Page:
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New System Maps Out Odds of Breast Cancer Recurrence
Scientists in the Netherlands have developed a system that maps out the odds of local/regional recurrence of breast cancer in individual patients. On the basis of information about the patient, the original tumor, and the treatment used, they can accurately predict the odds of recurrence of breast cancer per year. The new system was described in Breast Cancer Research and Treatment.
On a website, doctors, together with their patients, can calculate the odds of recurrence of the disease.
Local/regional recurrence of breast cancer has a high risk of distant metastasis and a poor prognosis. Local/regional recurrence is defined as the reappearance of breast cancer at the same site as the primary tumor or as ipsilateral, infraclavicular, supraclavicular, or parasternal lymph nodes after curative treatment. In the Netherlands, patients are followed clinically for at least 5 years after their treatment. Still, most recurrences are detected by the patients themselves between follow-up visits, and some are detected after the 5 years of clinical follow-up.
Since 2012, oncologic guidelines in the Netherlands have advised doctors to follow an individualized approach in which the risk of cancer recurrence in a specific patient determines the follow-up course of action. In practice, however, this doesn’t usually happen because doctors don’t know the recurrence risk in individual patients.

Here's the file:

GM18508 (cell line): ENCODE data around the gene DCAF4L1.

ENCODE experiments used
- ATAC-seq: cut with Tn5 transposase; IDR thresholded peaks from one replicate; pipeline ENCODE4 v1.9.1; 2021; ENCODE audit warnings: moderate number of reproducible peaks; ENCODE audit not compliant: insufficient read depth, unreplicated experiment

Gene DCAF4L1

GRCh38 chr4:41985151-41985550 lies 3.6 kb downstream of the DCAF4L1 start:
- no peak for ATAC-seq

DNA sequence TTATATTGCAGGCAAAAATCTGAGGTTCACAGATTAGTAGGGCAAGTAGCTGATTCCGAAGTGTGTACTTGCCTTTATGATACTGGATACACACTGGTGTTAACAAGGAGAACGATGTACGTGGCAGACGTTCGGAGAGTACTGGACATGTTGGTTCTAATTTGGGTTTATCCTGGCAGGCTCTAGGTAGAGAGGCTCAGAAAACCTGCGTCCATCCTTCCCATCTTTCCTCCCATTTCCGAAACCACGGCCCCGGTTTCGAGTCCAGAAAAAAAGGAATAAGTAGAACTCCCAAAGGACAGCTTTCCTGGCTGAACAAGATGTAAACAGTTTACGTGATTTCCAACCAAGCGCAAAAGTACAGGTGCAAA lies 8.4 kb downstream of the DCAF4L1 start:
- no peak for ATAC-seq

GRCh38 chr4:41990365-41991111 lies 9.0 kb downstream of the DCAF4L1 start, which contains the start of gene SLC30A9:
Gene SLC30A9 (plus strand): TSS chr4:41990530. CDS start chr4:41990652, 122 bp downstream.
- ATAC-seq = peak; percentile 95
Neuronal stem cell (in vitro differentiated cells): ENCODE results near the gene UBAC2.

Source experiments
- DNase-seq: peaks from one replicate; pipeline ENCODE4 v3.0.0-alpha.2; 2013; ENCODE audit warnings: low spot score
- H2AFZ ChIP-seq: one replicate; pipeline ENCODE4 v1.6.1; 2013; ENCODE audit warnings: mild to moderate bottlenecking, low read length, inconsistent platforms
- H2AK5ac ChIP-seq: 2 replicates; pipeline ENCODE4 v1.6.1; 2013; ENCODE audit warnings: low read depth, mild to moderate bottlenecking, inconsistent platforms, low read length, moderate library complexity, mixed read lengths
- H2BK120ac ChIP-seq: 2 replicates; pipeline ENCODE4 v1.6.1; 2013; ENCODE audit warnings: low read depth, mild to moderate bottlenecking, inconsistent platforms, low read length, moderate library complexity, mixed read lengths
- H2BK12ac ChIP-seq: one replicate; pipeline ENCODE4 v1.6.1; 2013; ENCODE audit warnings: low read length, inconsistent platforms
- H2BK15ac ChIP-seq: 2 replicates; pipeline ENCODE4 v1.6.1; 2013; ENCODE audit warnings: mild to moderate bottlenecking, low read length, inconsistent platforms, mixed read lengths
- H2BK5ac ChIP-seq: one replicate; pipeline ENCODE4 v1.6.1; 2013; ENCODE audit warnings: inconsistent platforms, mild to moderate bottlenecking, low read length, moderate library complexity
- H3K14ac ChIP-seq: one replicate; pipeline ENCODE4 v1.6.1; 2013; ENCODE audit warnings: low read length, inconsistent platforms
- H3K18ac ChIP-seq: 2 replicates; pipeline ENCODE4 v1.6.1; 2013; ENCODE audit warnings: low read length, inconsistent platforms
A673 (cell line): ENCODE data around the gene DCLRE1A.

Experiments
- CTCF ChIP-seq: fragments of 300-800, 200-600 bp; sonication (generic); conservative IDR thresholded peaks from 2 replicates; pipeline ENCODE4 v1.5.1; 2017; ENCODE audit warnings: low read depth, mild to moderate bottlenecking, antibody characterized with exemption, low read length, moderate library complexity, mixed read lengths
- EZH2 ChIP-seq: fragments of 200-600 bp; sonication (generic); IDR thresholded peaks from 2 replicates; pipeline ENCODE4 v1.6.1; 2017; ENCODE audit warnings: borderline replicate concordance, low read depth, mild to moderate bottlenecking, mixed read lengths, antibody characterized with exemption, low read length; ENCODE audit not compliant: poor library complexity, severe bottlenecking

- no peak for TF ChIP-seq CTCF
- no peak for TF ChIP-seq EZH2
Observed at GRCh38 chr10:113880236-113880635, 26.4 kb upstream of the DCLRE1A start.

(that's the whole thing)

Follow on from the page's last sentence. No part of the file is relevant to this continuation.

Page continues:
Researchers at the University of Twente therefore developed a nomogram that doctors can use with patients to calculate the odds of recurrence of the disease. The system gives the odds of cancer recurrence per year, including the uncertainty of the prediction.
To develop their system, the researchers used information from approximately 40,000 breast cancer patients in the Netherlands Cancer Registry, a database in which information about the occurrence, survival, and deaths related to all types of cancer in the Netherlands has been recorded since 1989.
With this system, doctors have a tool they can use to help determine the best way to plan the follow-up for individual patients, the authors say. The university is now working on providing doctors with recommendations for planning subsequent check-ups.
According to surgeon Joost Klaase, who participated in the research, there is a clinical need for the system. “The nomogram for the risk of breast cancer recurrence gives us a tool to create a tailor-made follow-up for breast cancer patients; patients with a low risk of recurrence –– by far the largest group –– can be checked less often,” he said.
Sources: Medical Xpress; July 16, 2015; and Nomogram Questionnaire; 2015.